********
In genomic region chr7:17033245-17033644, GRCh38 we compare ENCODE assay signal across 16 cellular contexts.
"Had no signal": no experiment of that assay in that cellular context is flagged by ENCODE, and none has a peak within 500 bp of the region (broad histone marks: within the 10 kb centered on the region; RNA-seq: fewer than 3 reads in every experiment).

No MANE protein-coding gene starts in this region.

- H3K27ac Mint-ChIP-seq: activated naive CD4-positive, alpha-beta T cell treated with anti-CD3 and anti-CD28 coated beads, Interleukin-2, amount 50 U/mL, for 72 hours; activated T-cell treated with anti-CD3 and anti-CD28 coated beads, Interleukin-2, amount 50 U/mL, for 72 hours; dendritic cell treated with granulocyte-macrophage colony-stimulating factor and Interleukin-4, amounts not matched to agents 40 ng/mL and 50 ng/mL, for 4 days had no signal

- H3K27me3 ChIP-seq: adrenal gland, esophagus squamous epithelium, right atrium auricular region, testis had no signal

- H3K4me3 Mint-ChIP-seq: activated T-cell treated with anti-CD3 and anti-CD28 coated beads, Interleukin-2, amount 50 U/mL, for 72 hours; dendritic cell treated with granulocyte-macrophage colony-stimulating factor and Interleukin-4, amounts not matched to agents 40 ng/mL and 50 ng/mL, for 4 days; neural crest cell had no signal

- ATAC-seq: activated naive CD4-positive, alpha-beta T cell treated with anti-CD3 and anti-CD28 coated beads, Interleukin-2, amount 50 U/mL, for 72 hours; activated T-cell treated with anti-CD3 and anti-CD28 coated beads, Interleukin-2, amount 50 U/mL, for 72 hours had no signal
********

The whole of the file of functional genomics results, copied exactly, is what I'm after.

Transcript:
In genomic region chr7:17033245-17033644, GRCh38 we compare ENCODE assay signal across 16 cellular contexts.
"Had no signal": no experiment of that assay in that cellular context is flagged by ENCODE, and none has a peak within 500 bp of the region (broad histone marks: within the 10 kb centered on the region; RNA-seq: fewer than 3 reads in every experiment).

No MANE protein-coding gene starts in this region.

- H3K27ac Mint-ChIP-seq: activated naive CD4-positive, alpha-beta T cell treated with anti-CD3 and anti-CD28 coated beads, Interleukin-2, amount 50 U/mL, for 72 hours; activated T-cell treated with anti-CD3 and anti-CD28 coated beads, Interleukin-2, amount 50 U/mL, for 72 hours; dendritic cell treated with granulocyte-macrophage colony-stimulating factor and Interleukin-4, amounts not matched to agents 40 ng/mL and 50 ng/mL, for 4 days had no signal

- H3K27me3 ChIP-seq: adrenal gland, esophagus squamous epithelium, right atrium auricular region, testis had no signal

- H3K4me3 Mint-ChIP-seq: activated T-cell treated with anti-CD3 and anti-CD28 coated beads, Interleukin-2, amount 50 U/mL, for 72 hours; dendritic cell treated with granulocyte-macrophage colony-stimulating factor and Interleukin-4, amounts not matched to agents 40 ng/mL and 50 ng/mL, for 4 days; neural crest cell had no signal

- ATAC-seq: activated naive CD4-positive, alpha-beta T cell treated with anti-CD3 and anti-CD28 coated beads, Interleukin-2, amount 50 U/mL, for 72 hours; activated T-cell treated with anti-CD3 and anti-CD28 coated beads, Interleukin-2, amount 50 U/mL, for 72 hours had no signal